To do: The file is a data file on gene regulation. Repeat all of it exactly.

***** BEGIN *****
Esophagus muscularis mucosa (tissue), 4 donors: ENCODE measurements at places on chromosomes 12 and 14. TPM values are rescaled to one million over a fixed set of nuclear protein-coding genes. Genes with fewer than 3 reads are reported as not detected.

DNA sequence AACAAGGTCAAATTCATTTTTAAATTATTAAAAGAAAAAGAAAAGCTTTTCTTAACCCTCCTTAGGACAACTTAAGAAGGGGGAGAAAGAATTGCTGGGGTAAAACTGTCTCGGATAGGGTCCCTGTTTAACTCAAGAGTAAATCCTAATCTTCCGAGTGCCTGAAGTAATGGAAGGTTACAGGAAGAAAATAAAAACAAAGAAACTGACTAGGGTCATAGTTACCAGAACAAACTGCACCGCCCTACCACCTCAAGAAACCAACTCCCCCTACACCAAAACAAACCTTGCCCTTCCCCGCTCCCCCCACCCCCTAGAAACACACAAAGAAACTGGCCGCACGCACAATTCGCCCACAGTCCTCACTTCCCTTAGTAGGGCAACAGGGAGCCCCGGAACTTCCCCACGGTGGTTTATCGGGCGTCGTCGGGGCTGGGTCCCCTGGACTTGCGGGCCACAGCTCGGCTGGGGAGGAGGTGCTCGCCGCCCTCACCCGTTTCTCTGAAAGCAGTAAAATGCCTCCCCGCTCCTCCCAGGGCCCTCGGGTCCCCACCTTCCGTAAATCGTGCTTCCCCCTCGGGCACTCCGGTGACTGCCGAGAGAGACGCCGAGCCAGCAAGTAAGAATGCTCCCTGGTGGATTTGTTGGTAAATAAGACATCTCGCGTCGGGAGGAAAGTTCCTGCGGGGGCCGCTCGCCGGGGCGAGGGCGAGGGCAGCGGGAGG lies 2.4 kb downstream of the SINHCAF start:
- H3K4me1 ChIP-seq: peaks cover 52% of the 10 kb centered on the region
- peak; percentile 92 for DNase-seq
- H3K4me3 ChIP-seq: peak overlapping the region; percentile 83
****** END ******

Esophagus muscularis mucosa (tissue), 4 donors: ENCODE measurements at places on chromosomes 12 and 14. TPM values are rescaled to one million over a fixed set of nuclear protein-coding genes. Genes with fewer than 3 reads are reported as not detected.

DNA sequence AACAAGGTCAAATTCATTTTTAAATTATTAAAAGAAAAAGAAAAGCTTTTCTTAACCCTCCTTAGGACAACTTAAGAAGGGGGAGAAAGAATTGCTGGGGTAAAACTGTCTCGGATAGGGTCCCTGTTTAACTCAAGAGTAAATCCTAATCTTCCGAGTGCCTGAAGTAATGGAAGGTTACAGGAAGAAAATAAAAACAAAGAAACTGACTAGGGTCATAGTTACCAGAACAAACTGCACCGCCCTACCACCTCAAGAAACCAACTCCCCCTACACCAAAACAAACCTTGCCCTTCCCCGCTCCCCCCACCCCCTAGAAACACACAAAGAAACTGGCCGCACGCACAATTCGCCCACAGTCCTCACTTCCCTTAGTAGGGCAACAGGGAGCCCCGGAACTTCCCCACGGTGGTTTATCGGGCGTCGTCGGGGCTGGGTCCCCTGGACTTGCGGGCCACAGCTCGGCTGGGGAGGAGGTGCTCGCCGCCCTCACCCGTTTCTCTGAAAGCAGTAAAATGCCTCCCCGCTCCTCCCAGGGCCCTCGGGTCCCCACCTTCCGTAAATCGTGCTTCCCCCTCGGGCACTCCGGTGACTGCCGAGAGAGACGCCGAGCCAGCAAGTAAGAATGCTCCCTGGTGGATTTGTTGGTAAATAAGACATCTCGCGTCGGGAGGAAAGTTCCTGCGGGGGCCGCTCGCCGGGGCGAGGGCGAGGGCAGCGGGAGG lies 2.4 kb downstream of the SINHCAF start:
- H3K4me1 ChIP-seq: peaks cover 52% of the 10 kb centered on the region
- peak; percentile 92 for DNase-seq
- H3K4me3 ChIP-seq: peak overlapping the region; percentile 83